Trade Deficits, Budget Deficits, and the Dollar affect Oil and Gold

By: Bud Conrad | Sat, Apr 9, 2005
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As I step back to see the big picture of where the major economic forces are likely to drive our investments, I look to the big measures or our economy to see the forces that drive our future. The chart below will serve as a base line for discussion. It shows the trade deficit, the budget deficit and the value of the dollar all on one chart:

The chart shows how very big the trade deficit has become, and how the budget deficit of the Federal Government has switched from a modest surplus to a very big deficit. These two deficits are negative for the value of the US dollar. Looking at the purple line for the exchange value of the dollar, it was improving when the government deficit was improving, but has turned down now that the government deficit has gone very negative. The causes of the budget deficit are a slow economy, tax cuts, and the cost of war. The important message in these simultaneous negative movements of the twin deficits is that they move with the weakening dollar.

The visual impression is that the budget deficit has a closer relationship with the value of the dollar than the trade deficit. That is not always the case, but now the US has the unique position where the trade deficit effect has been muted by foreigners reinvesting their trade surpluses in the US, buying our Treasuries. The details of that foreign investment have been a theme that I have elaborated on in previous commentaries. Foreigners have purchased most of the US government debt as shown by the chart below.

Because foreigners used the dollars they obtained in trading with us to buy our government deficit, the effect of the trade deficit on the value of the dollar has been much smaller than it could have been.

We see that the dollar has dropped quite a bit recently. If the dollar drops, it is logical to expect that internationally traded benchmarks for world commodities might go up in purchase price, and the chart below shows one example. It compares oil and the dollar.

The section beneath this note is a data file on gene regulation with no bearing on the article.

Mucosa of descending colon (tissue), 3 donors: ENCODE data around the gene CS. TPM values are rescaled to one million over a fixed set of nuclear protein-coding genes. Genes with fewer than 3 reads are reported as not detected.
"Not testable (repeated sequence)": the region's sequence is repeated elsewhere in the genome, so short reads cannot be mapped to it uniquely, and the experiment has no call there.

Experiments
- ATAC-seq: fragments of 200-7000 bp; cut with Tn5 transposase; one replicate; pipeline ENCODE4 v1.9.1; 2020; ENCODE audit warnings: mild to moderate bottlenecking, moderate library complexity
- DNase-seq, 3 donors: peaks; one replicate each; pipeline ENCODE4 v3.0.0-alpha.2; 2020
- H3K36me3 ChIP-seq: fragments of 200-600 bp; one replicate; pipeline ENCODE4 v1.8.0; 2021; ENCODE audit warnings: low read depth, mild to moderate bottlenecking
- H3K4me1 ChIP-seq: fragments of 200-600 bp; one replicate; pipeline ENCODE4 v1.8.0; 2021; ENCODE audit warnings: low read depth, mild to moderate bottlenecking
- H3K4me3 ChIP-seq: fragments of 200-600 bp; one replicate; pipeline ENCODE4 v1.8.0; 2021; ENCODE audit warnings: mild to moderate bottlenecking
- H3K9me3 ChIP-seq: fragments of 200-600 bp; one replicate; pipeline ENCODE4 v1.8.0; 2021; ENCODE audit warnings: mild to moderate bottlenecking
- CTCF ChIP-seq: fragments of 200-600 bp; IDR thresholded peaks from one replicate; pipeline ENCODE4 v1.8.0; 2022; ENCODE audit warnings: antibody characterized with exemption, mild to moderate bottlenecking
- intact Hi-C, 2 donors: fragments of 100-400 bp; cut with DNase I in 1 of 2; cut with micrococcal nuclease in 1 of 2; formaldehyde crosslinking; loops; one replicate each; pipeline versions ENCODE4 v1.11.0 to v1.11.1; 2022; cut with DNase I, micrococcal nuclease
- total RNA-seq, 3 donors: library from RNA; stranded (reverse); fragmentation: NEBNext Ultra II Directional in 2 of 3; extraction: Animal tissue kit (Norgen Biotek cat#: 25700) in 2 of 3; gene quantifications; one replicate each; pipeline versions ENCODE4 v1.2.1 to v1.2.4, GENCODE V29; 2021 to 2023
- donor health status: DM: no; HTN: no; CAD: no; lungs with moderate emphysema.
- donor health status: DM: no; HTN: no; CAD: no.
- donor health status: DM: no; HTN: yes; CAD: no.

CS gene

There are many drivers of oil beyond the value of the dollar, like world shortages, war, and growth in demand from China and India, but the pattern and opposite movement is obvious.

Here is the similar pattern for Gold:

Seeing these relationships play out, we now have a basis for how to predict the future for these related investments. If we can predict the government deficit, we have one important input for predicting the value of the dollar, and then if we know the direction for the dollar, we are in a better position to predict the price of important internationally traded goods, like oil and gold. There are many more inputs for predicting the individual resource prices, but this approach gives us a big picture underlying view of the overall environment. What we are really doing is not so much predicting the individual items like gold, oil or soybeans, we are predicting the value of the dollar.

So far these graphs only show that there is an important relationship, but that is not a prediction. We need to be able to predict the direction for the deficit, to have some idea about how the dollar and other resources will be priced. To get an idea of where the government budget deficit is headed, I present below one estimate for the spending and taxation. A precise forecast is impossible because all the components are continually changing, but there are plenty of reasons to worry that deficits will expand.

There are more negative views of what the deficit might become than the one above. Conversely, government officials are promising to do better. Government promises for iscal restraint do not have a good record. For example, if interest rate rise, requiring higher interest payments on the debt, or if world conflict escalates, requiring more military spending; the picture could become worse.

My conclusion is to expect future deficits to be expanding, especially in the longer term when Social Security and Medicare kick into high gear to cover the baby boom retirees, and to expect that this could expand deficits, decrease the purchasing power of the dollar and make resource prices rise. This is a parallel analysis to my other work and charts that interest rate could be rising. I am expecting a collection of related actions, including higher inflation, weaker dollar, higher interest rates, all to be a result of the expanding deficits. The higher interest rates will also have their own down stream impact on asset classes, like the housing bubble. My point here is not to be specific for particular investments, but more to give the rationale for the related movements of the overall system. I see a time more like our 1970s where inflation and commodities rose, while stocks were no higher at the end of the period, and were at a big loss in real purchasing power terms after inflation.


 

Author: Bud Conrad

Bud Conrad

Bud Conrad

Bud Conrad holds a Bachelor of Engineering degree from Yale and an MBA from Harvard. He has held positions with IBM, CDC, Amdahl, and Tandem. Currently, he serves as a local board member of the National Association of Business Economics and teaches graduate courses in investing at Golden Gate University. Bud, a futures investor for 25 years and a full-time investor for a decade, is also a regular lecturer for American Association of Individual Investors. In addition, as chief economist at Casey Research, he produces original analysis for Casey Research, including unique charts and research on the economy and investment markets.

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